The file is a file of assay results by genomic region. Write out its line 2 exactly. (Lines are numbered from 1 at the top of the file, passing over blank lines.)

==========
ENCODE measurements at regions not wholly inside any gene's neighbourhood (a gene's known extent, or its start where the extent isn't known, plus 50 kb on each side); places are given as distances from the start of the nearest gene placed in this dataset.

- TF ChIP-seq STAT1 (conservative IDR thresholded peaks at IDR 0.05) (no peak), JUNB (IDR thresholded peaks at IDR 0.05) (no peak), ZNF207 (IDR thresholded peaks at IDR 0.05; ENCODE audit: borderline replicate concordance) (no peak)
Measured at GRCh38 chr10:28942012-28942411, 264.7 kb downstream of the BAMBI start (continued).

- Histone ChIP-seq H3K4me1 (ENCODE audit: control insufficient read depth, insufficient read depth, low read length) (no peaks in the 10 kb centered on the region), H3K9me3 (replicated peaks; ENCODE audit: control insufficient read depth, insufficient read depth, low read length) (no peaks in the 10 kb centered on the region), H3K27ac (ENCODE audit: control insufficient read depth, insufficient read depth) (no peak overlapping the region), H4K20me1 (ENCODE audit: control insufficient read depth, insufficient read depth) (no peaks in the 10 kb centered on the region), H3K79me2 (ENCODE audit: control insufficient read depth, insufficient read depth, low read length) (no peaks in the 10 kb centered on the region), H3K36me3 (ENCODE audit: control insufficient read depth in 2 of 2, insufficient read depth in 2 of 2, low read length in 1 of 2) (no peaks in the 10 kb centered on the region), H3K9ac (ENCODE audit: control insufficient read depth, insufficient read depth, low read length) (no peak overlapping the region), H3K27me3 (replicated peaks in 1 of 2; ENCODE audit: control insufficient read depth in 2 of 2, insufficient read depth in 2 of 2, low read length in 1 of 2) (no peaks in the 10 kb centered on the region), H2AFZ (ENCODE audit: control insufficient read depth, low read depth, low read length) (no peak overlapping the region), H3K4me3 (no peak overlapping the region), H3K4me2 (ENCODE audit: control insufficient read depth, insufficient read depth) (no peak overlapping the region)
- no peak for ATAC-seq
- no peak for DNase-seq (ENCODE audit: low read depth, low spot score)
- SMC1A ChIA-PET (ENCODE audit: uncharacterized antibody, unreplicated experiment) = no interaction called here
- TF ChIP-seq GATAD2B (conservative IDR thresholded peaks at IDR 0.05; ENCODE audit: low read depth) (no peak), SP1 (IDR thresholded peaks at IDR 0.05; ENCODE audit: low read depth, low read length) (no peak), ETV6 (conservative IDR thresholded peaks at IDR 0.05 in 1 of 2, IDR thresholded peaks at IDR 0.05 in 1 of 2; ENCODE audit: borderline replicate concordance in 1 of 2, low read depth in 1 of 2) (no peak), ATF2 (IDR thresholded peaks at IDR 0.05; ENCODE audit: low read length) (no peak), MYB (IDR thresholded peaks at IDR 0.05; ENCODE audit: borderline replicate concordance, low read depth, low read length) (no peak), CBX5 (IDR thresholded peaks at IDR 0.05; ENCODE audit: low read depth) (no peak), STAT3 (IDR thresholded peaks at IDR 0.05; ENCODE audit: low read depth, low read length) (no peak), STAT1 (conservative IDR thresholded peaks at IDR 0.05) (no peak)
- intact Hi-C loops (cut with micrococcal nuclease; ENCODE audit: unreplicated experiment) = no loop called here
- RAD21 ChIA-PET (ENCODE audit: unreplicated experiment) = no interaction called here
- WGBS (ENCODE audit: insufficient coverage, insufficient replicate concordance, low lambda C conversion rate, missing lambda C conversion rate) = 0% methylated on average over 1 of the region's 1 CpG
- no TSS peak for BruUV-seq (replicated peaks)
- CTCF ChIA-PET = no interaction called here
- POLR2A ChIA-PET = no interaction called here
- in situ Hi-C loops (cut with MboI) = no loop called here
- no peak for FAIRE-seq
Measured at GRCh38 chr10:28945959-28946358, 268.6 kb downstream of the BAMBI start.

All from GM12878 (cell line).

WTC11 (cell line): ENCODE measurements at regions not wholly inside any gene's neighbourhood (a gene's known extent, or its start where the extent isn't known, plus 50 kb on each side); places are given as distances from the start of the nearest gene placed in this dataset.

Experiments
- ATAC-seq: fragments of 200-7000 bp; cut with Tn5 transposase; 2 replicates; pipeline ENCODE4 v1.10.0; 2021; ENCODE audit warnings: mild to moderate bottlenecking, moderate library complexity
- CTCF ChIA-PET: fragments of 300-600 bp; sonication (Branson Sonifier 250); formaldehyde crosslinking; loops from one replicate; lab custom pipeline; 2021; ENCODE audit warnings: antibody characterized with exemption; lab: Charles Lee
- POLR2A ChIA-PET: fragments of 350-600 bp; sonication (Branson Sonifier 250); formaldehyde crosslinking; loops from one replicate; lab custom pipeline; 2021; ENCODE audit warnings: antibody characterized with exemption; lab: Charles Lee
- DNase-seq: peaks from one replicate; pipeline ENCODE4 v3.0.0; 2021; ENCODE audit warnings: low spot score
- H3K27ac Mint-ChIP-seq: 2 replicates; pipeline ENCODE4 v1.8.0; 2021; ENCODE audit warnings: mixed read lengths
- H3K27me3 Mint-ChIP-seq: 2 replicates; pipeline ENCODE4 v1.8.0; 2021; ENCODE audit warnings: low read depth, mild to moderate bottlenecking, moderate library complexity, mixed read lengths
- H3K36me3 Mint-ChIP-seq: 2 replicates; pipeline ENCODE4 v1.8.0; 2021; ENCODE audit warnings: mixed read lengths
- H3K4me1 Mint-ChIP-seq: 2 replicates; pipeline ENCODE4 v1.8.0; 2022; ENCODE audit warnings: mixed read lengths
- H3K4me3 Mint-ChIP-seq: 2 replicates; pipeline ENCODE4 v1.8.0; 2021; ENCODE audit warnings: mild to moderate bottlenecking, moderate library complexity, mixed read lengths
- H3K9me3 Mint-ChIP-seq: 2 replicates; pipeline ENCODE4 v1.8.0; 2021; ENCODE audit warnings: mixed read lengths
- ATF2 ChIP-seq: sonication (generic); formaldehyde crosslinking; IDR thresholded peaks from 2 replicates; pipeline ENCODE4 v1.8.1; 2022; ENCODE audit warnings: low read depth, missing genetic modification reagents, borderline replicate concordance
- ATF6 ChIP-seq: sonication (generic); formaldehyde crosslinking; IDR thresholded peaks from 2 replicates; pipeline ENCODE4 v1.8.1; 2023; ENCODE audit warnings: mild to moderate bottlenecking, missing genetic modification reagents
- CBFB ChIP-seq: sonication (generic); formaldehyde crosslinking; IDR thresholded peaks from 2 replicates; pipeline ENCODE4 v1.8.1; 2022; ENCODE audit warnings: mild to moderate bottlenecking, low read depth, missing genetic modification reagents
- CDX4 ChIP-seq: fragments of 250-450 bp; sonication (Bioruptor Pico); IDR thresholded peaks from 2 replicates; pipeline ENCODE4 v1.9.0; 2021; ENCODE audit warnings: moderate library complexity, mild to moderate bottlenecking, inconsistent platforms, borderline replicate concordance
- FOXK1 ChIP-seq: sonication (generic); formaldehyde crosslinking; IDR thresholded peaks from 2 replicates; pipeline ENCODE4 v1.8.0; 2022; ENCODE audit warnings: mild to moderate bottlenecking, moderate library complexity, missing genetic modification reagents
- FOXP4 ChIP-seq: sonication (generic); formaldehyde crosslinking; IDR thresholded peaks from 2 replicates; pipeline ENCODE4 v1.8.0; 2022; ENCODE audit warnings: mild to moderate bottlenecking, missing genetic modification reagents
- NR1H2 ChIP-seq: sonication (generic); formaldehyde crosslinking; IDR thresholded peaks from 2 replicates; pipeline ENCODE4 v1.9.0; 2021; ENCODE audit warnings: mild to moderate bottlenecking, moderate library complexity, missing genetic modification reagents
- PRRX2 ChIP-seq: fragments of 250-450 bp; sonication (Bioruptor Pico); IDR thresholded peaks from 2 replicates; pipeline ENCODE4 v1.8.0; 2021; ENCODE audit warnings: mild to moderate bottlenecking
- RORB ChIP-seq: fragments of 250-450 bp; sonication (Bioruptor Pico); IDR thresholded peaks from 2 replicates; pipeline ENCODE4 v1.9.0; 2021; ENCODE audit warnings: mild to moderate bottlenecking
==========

- TF ChIP-seq STAT1 (conservative IDR thresholded peaks at IDR 0.05) (no peak), JUNB (IDR thresholded peaks at IDR 0.05) (no peak), ZNF207 (IDR thresholded peaks at IDR 0.05; ENCODE audit: borderline replicate concordance) (no peak)